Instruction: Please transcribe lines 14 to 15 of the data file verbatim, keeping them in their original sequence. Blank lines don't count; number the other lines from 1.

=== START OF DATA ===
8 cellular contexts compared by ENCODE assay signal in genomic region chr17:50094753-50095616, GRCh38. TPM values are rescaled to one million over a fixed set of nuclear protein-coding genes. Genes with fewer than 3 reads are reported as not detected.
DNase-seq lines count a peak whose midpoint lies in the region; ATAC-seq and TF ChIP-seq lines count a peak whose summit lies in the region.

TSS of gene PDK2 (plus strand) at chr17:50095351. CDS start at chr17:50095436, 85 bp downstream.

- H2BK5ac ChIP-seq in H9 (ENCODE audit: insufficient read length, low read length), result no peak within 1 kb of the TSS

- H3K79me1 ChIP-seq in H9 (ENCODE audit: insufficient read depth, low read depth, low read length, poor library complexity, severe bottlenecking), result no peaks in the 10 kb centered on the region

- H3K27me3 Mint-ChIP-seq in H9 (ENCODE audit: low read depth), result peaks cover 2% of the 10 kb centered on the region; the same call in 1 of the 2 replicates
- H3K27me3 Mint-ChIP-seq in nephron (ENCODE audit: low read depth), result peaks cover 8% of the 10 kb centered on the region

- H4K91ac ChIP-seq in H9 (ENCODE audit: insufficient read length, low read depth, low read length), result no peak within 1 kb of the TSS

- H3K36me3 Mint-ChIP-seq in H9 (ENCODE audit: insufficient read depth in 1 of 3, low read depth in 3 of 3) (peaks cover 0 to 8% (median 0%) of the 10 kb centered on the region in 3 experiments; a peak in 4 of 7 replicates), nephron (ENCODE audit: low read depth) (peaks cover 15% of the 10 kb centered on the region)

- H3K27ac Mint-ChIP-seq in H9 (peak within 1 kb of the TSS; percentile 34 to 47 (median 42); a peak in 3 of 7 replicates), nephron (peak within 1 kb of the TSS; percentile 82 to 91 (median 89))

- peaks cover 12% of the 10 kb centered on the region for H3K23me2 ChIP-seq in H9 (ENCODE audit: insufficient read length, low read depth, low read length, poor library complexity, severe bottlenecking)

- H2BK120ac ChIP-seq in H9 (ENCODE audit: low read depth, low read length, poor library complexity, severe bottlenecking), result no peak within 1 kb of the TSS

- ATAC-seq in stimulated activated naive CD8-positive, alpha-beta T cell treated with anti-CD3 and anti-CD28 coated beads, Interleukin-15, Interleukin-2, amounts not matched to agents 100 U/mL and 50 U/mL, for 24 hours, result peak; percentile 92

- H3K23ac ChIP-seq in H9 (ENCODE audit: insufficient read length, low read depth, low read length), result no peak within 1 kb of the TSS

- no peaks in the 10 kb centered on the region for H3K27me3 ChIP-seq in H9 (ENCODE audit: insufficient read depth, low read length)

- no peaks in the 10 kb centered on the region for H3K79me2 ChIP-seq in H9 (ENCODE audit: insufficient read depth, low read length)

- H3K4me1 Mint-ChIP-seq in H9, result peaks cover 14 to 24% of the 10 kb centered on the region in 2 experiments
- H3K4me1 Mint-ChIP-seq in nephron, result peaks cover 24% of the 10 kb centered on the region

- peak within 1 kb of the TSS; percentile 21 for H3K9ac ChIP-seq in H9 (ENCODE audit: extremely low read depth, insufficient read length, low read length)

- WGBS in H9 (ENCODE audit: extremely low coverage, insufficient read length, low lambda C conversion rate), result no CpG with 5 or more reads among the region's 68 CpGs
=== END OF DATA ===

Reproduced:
- H3K23ac ChIP-seq in H9 (ENCODE audit: insufficient read length, low read depth, low read length), result no peak within 1 kb of the TSS

- no peaks in the 10 kb centered on the region for H3K27me3 ChIP-seq in H9 (ENCODE audit: insufficient read depth, low read length)